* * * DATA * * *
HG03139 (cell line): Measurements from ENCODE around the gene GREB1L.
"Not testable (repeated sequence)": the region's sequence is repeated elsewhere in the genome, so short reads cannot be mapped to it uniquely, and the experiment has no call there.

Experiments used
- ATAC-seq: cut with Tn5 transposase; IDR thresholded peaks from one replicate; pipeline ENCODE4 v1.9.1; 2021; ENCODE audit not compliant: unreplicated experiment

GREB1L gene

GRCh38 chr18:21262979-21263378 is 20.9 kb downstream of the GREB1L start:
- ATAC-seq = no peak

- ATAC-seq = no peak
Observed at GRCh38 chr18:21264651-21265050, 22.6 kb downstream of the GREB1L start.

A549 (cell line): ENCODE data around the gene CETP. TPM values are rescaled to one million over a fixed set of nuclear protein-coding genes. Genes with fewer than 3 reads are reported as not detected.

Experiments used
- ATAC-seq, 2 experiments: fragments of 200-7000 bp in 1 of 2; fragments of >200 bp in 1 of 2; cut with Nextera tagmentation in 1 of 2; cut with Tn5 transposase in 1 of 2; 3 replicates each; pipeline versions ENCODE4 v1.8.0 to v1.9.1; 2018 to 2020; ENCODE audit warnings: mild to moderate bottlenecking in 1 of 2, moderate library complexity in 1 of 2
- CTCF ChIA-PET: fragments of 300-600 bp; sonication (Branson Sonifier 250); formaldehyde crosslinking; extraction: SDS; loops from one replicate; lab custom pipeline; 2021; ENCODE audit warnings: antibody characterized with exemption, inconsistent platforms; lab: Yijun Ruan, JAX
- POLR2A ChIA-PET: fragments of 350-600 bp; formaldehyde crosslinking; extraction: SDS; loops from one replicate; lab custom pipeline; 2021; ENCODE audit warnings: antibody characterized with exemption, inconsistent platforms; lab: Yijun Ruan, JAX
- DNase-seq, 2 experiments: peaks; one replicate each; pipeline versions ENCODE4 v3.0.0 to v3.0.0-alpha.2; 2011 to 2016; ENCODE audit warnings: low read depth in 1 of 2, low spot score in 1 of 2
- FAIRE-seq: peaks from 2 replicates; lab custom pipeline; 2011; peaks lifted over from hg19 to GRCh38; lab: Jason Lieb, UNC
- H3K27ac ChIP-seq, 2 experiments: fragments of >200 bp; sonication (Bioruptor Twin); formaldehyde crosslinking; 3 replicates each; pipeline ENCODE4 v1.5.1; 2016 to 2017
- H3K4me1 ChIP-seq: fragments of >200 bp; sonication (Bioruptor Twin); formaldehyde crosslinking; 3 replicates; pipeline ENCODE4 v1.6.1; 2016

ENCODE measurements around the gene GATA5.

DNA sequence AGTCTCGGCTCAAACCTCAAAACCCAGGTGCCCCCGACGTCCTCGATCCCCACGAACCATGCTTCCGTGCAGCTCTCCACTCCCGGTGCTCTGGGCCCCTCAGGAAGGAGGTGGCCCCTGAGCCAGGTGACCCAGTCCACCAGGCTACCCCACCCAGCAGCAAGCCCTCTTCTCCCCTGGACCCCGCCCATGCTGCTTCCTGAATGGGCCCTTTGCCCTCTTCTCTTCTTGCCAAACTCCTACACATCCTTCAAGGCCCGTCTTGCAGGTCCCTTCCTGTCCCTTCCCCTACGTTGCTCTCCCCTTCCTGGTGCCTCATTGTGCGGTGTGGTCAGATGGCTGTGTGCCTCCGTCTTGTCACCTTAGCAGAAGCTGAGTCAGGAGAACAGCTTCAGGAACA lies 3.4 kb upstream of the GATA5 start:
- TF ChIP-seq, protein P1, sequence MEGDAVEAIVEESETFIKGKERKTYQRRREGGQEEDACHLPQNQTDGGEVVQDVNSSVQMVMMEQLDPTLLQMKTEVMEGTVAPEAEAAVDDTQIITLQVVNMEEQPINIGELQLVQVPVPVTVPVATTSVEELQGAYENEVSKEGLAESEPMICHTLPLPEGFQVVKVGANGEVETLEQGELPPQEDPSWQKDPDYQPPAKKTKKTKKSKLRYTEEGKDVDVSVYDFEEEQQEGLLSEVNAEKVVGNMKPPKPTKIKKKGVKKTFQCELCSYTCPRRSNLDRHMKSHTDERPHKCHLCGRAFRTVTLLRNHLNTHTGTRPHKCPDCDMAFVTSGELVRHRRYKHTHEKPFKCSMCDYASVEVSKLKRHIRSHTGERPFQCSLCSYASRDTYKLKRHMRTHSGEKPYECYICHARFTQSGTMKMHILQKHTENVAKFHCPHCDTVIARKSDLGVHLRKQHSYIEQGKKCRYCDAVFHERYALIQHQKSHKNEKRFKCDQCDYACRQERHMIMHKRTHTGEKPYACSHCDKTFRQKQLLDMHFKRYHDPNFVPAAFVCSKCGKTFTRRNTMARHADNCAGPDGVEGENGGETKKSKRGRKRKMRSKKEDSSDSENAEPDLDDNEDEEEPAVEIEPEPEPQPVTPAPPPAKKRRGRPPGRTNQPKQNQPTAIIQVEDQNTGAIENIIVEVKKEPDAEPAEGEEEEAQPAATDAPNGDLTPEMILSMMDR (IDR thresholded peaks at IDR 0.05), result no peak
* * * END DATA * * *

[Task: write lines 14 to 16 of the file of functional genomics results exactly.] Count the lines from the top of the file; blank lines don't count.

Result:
- POLR2A ChIA-PET: fragments of 350-600 bp; formaldehyde crosslinking; extraction: SDS; loops from one replicate; lab custom pipeline; 2021; ENCODE audit warnings: antibody characterized with exemption, inconsistent platforms; lab: Yijun Ruan, JAX
- DNase-seq, 2 experiments: peaks; one replicate each; pipeline versions ENCODE4 v3.0.0 to v3.0.0-alpha.2; 2011 to 2016; ENCODE audit warnings: low read depth in 1 of 2, low spot score in 1 of 2
- FAIRE-seq: peaks from 2 replicates; lab custom pipeline; 2011; peaks lifted over from hg19 to GRCh38; lab: Jason Lieb, UNC